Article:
In this essay, I look at a contentious legislative debate that took place in 1996 on the floor of the United States House of Representatives. The bill in question was the "Defense of Marriage Act" (DOMA), which sought to effect two federal provisions: (1) to define marriage as between one woman and one man, and (2) to provide for a state's ability to refuse recognition of same-sex marriages performed in another state. Rather than focusing on the debate in its entirety, however, my aim is to offer a critical analysis of one particular speech, delivered by Rep. Barney Frank near the end of a fractious hour of dispute. In it, I shall argue, Frank attempts to persuade his colleagues to vote against the proposed legislation by advancing two ad hominem attacks that reduce the credibility of pro-DOMA representatives and, in so doing, undermine their argument that DOMA is both necessary and advisable. Second, I will argue that through these two ad hominem arguments, Frank's speech works to open a space in which ther e lies the potential for the focus of debate to shift from the perceived need to defend marriage from same-sex couples towards the underlying and oft-overlooked discomfort with same-sex relationships. I end the essay with some brief reflections on the particular case study of Frank's speech, and on viewing political talk in general from the perspective of ad hominem arguments. Such a critical perspective, I suggest, brings with it the possibility of recovering a place for character (ethos) in political discourse.
Background of the Defense of Marriage Act
The appearance of the "Defense of Marriage Act" in the U.S. House of Representatives can be traced to events that took place in Hawaii in late 1990. In December of that year, three separate couples-Nina Baehr and Genora Dancel, Tammy Rodrigues and Antoinette Pregil, and Pat Lagon and Joseph Melilio (hereafter referred to as the plaintiffs)--filed applications for marriage licenses with the Department of Health (DOH) in Honolulu.  Acting in its official capacity under state law, the DOH denied all three of the applications on the sole grounds that the couples were of the same sex. 
Some six months after the applications were filed, the plaintiffs brought suit against the state of Hawaii by suing then Director of the DOH John C. Lewin in his official capacity. The suit charged that the DOH's interpretation and application of the statute relevant to marriage violated the plaintiffs' constitutional "right to privacy" and their rights to "the equal protection of the laws and due process of law" as guaranteed by the Hawaii Constitution.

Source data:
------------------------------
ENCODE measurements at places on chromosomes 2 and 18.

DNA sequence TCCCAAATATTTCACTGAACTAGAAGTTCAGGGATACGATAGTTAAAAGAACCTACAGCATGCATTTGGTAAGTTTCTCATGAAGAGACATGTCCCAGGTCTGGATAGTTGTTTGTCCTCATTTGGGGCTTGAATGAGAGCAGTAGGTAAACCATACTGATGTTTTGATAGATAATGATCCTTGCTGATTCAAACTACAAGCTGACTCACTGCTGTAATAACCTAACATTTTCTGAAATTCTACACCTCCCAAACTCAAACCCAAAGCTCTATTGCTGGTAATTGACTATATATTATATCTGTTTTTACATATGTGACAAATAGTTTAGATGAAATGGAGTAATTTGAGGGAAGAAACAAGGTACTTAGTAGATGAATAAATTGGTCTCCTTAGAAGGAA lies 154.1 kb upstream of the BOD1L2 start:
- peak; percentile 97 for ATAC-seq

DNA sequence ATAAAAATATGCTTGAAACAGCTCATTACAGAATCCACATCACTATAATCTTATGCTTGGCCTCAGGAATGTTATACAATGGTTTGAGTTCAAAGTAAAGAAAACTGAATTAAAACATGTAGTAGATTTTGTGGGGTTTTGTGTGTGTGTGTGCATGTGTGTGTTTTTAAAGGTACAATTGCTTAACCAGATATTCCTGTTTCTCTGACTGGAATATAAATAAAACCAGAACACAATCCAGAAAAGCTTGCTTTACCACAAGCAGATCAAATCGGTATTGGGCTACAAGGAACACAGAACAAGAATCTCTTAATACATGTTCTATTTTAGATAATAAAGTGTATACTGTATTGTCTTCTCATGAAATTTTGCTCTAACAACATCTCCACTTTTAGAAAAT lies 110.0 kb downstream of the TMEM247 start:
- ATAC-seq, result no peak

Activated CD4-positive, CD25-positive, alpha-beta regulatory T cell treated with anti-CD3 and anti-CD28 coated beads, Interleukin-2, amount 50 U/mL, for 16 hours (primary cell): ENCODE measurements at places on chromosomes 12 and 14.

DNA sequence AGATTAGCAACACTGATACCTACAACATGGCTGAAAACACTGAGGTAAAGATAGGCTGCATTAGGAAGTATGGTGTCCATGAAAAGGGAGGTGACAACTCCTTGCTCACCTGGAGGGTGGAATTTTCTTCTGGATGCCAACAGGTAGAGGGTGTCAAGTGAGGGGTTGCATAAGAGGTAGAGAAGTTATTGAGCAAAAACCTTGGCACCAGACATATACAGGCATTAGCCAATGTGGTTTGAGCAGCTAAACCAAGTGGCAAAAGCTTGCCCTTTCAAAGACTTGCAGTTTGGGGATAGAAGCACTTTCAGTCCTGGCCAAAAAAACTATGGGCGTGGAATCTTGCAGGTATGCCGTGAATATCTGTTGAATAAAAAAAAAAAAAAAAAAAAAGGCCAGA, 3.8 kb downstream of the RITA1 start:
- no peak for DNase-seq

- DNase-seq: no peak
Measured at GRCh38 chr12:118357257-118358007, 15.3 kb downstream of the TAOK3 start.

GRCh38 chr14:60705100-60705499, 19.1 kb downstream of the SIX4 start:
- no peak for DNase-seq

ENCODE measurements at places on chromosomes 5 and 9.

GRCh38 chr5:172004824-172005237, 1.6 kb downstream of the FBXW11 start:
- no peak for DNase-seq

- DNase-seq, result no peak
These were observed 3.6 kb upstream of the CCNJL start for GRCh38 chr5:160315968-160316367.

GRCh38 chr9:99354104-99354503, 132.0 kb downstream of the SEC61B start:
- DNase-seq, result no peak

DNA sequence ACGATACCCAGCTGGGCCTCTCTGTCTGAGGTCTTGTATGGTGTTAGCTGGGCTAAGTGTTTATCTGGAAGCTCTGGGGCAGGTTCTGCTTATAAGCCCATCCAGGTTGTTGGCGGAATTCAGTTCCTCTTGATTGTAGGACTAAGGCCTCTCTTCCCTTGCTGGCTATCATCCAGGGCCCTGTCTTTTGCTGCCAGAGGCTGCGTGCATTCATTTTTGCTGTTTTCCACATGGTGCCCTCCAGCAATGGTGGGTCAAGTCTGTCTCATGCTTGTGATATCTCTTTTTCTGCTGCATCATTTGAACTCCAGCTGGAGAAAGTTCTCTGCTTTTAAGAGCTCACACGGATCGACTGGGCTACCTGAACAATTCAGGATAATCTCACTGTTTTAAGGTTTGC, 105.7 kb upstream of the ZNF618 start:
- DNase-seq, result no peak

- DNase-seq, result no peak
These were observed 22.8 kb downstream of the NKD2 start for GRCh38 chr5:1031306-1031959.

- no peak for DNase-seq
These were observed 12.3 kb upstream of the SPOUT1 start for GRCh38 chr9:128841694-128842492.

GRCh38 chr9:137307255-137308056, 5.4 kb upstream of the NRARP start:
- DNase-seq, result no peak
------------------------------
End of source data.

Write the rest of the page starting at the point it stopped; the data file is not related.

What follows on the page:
In answer to the suit against the DOH, Lewin filed a motion for judgment on the pleadings in search of a court dismissal. Upon hearing the motion, the court ruled that the plaintiffs had failed to state a claim on which relief could be granted (i.e. the law did not provide the plaintiffs with a basis on which to claim a right of recovery), issued a judgment in favor of Lewin, and dismissed the case. The plaintiffs successfully appealed to the Hawaiian Supreme Court, and on May 5, 1993 the Court held that, in light of the Hawaii Constitution's equal protection clause, which explicitly prohibits discrimination on the basis of sex, the circuit court judgment was "erroneously granted."  The lower court judgment was vacated and the case remanded for an evidentiary hearing. In addition, the following burden was placed on the state:
HRS [ss] 572-1 [the statute pertaining to marriage in Hawaii] is presumed to be unconstitutional unless Lewin, as an agent of the State of Hawaii, can show that (a) the statute's sex-based classification is justified by compelling state interests and (b) the statute is narrowly drawn to avoid unnecessary abridgments of the applicant couples' constitutional rights. (580)
The case was scheduled to be tried on August 1, 1996. 
Many civil rights advocates who identify with the concerns of gay and lesbian people stood eagerly awaiting a circuit court decision in favor of same-sex marriage (Dunlap A13). …